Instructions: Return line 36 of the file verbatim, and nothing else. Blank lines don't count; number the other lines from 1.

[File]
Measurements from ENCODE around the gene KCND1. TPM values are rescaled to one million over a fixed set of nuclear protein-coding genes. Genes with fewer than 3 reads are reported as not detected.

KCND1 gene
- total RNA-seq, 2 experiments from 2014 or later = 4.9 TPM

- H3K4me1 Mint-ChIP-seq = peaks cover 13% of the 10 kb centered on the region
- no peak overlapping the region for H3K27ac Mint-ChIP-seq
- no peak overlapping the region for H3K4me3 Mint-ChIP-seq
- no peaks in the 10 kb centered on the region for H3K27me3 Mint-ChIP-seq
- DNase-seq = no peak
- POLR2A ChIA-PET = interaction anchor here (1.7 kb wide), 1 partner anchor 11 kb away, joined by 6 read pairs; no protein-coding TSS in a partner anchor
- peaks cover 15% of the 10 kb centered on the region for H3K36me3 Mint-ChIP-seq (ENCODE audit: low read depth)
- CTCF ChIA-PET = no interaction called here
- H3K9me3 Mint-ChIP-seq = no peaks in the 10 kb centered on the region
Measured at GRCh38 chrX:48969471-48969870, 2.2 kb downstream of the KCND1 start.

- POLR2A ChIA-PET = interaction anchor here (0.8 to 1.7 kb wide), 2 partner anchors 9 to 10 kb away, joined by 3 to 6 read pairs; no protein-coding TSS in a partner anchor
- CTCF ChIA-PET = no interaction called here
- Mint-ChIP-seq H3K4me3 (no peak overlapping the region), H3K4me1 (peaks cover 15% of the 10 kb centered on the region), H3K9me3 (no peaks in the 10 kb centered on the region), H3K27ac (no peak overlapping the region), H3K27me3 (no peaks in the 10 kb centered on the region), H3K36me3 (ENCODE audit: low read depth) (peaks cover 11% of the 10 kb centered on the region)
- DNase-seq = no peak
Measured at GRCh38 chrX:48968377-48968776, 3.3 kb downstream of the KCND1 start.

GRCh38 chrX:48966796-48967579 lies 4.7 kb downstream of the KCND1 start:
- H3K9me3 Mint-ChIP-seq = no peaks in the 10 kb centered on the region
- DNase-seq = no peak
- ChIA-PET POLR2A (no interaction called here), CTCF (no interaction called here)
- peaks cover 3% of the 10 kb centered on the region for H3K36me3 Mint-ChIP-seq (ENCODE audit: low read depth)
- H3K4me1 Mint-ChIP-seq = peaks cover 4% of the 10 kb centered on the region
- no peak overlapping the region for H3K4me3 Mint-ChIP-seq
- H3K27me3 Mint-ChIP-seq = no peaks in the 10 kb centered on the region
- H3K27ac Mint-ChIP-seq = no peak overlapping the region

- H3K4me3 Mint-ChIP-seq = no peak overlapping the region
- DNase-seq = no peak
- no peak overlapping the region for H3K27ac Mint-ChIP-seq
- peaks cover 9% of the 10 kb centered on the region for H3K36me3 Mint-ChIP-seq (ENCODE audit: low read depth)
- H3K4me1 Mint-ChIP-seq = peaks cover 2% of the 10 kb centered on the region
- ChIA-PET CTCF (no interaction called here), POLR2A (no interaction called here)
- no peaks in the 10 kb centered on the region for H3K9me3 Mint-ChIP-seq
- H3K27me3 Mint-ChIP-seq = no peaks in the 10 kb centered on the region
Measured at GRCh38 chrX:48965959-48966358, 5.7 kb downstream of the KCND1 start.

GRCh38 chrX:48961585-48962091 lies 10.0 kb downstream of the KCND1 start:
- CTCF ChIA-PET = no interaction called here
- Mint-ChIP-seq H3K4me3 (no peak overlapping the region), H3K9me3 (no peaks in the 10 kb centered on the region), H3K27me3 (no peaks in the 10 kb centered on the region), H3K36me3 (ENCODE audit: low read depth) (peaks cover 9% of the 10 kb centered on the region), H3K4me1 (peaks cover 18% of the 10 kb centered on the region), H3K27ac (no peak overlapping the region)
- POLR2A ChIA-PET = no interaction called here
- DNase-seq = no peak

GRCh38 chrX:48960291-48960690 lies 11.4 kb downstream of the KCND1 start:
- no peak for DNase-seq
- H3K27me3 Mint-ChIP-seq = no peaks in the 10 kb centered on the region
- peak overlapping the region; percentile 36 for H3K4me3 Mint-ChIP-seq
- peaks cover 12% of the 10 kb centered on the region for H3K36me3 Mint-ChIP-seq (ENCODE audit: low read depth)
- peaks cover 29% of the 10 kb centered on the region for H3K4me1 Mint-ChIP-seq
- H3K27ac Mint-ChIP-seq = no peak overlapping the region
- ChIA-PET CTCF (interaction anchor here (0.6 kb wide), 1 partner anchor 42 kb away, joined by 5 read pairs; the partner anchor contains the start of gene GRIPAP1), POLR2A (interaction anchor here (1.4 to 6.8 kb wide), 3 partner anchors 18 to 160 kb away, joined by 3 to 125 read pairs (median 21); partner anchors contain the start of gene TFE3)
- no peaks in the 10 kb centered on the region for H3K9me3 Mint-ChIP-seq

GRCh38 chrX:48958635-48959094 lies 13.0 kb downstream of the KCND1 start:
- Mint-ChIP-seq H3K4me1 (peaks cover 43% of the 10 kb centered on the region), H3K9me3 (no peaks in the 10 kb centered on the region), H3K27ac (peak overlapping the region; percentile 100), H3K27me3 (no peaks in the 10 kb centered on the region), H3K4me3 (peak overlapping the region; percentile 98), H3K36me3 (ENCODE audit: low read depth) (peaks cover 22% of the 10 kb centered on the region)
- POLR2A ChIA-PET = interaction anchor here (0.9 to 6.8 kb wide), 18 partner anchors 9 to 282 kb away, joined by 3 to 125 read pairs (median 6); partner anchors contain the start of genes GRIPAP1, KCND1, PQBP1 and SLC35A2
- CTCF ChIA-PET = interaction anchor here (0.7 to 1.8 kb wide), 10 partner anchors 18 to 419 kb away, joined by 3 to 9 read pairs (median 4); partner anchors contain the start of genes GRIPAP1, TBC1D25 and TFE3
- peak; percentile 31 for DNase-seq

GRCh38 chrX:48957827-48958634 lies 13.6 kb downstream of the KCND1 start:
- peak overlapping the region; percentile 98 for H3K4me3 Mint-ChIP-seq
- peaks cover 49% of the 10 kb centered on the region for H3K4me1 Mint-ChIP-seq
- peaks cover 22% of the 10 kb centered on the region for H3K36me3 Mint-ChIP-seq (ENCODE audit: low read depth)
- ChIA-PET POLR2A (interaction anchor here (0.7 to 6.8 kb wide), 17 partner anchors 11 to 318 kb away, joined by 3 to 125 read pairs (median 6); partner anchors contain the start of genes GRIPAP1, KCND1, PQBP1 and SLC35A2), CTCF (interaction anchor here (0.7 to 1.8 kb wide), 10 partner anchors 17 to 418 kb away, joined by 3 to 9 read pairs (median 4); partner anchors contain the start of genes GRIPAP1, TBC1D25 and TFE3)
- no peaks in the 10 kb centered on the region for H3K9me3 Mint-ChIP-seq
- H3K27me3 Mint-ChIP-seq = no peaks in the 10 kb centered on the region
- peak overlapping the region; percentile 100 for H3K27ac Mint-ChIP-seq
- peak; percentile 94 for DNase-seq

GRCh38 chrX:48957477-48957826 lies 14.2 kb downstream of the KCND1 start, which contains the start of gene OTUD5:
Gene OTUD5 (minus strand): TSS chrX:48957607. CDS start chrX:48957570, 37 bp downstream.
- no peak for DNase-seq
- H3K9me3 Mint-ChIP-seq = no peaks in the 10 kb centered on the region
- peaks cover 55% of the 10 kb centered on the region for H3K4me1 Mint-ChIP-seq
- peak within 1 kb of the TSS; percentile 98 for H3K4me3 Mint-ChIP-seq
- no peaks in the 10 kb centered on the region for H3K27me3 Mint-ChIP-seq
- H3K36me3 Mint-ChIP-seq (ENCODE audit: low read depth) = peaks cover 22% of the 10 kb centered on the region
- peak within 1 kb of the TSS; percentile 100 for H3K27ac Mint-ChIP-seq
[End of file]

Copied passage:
Measured at GRCh38 chrX:48965959-48966358, 5.7 kb downstream of the KCND1 start.